A statement of such utter disdain for the woman in whose womb one grows tends to burrow itself in one’s consciousness. Both girls fell silent. 
“My mom didn’t divorce my dad, either. She just left.”
“You come by your big sister role honestly.”
“Yes, I have no complaints about that part – I feel closer to my dad. He needs me. It feels good to work in the store. The vendors drive in and ask for me. I do work that my mom would never do. I just hate being abandoned, that’s all.”
“Magda, how did your mom get here?”
“It had something to do with politics. Puebla and Copenhagen were talking about a sister city relationship. The PRI wanted to show the people that they were doing good things outside the capital. My mom came on a development mission, met my dad, and they got married. 
“I don’t even know how she decided that she didn’t love him. Mostly, I don’t know how she could have ever decided that she didn’t love us. She has two girls here in this town, under this volcano, breathing this air and listening to these owls and that salsero. My father and I built a little shrine, not to Jesus, but to Heike Hjort da Silva. I wonder what she tells her Danish lovers.”
The last line shot like a ballistic missile in the direction of Denmark.
“It should have been so romantic. Sharing cultures, languages, hopes, dreams, futures, bodies, souls.”
“My own parents met in the boring way, family, church and all that. Your mom was probably full of romance, but it sounds like the Gringo romantic writers and the Tainos, the …”
“Noble savage,” the girls said the phrase in unison. Anna was studying U. S. literature from the Romantic period in her Language and Literature class. Magda remembered the class well. That phrase left a permanent hole in her character. She developed a loathing of James Fenimore Cooper and Herman Melville. 
She found a poster for a production of Moby Dick, stenciled, “Comen los Blancos” on it, and drew a crucifix behind the “savage” Queequeg. 
The full moon cast enough light on Magda’s face that Anna could see the tears welling up in her eyes. Anna stroked Magda’s hair and curled it behind her ear. The gesture was too close to home. Recalling the exact same touch from her mother when she was five or six, Magda burst into tears. Anna took her friend deeply into her embrace, absorbing Magda’s shaking and her sobs.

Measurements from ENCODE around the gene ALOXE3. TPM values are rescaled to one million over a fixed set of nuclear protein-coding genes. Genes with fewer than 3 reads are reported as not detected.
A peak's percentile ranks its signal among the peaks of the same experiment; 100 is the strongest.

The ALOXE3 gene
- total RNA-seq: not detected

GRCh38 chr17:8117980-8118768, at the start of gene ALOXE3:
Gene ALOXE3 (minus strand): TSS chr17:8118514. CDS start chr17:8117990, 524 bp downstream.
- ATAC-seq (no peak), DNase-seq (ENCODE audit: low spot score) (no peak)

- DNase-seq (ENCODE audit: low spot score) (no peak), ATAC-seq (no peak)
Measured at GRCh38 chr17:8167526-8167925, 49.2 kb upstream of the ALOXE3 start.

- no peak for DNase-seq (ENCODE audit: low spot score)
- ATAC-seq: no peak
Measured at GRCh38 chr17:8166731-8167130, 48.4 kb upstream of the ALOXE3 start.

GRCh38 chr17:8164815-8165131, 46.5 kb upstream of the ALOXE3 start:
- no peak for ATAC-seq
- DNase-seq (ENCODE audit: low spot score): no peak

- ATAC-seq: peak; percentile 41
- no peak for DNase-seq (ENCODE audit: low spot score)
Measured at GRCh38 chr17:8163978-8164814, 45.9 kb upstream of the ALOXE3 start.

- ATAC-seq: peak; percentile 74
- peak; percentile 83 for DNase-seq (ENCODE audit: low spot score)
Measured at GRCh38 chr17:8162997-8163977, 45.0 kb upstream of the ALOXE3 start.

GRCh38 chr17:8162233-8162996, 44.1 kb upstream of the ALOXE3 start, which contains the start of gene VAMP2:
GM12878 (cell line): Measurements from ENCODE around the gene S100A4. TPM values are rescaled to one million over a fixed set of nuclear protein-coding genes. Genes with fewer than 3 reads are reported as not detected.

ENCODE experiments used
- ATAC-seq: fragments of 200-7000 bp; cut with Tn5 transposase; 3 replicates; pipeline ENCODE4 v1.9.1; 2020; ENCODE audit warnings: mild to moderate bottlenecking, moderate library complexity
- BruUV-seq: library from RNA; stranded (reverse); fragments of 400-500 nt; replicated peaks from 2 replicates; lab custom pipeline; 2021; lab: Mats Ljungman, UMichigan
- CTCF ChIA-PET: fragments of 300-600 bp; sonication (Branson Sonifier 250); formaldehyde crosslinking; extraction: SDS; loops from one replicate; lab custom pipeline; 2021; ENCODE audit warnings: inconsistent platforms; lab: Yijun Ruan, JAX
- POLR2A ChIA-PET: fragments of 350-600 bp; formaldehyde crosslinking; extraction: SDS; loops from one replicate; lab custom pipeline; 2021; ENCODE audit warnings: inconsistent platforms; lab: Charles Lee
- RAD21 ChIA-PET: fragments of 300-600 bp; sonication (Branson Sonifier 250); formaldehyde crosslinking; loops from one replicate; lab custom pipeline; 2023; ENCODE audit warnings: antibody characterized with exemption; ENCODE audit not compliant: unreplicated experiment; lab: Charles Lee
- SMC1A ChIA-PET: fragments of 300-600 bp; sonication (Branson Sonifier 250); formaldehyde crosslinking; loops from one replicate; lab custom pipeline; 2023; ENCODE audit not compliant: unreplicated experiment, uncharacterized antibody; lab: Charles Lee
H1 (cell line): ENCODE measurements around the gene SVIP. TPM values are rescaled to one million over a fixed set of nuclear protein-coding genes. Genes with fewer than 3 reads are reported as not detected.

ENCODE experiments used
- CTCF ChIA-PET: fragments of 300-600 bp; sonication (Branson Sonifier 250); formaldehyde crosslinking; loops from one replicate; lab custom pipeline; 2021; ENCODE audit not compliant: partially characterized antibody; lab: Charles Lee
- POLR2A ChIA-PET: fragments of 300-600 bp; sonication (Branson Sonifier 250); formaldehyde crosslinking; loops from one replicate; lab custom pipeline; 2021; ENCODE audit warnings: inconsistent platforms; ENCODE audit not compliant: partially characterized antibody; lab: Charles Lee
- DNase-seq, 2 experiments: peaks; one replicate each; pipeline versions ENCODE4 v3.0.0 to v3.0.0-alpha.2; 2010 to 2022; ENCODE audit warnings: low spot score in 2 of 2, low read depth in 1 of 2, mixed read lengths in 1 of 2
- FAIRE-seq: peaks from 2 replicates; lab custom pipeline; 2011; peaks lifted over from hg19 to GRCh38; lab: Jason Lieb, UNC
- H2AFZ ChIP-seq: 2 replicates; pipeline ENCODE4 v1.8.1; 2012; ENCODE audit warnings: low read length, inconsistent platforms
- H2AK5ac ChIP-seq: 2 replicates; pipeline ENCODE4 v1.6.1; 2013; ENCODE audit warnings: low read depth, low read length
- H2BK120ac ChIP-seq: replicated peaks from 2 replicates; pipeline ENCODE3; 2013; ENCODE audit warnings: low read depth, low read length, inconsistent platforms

Dramatis Personae II

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Dramatis Personae II
Rafi sat at the Abington Club bar, with Dimitri standing in front of the fireplace like it was a Hindu god.  The sharp bite of the Torpedo microbrew beer shot Rafi’s imagination like an arrow back to another moment of trouble between Anna and Dimitri. The sun circled over her shoulder that cloudless day in August. Anna looked like a cigarette sweated through, formless and wilted. “Shit!” she screamed, realizing that she would not get to the early childhood Spanish class she would be fired from. “Shit! Mierda!” she cried more softly, wondering what to do and cursing the tar that had left her lungs unable to handle the hilly five-mile bike ride to Chestnut Hill. She flagged a cab, but left the cab in tears when the meter exceeded her last penny.  This was a time of tzuris, trouble, between Anna and Dimitri; Rafi heard it all. She would say, “Intellectually, Dimitri is as wide as a football field and, emotionally, as shallow as the Astroturf.” “Agreed, but he’s got a good heart, and he’s pulled my stones out of the fire more than once. Beside, if you want to be understood, that’s my role in the relationship.” Or he would gasp, “She’s way over our head, she needs help.”  “Yeah, I’m helping her get a shrink without being admitted and fucking deported.” So it was little surprise on that day, stranded in Mt. Airy, all the pain came out trimmed in passion.
Running his rescue errand, Rafi saw her crumpled up under the schist walls at the Lutheran Seminary across the street from Wawa convenience store. She didn’t know that if she had gotten there just a little earlier, she could have ridden the #23 up to O’Doodles, the boutique toy store, to teach her class. But she could barely raise her head, and there were no tears to cry.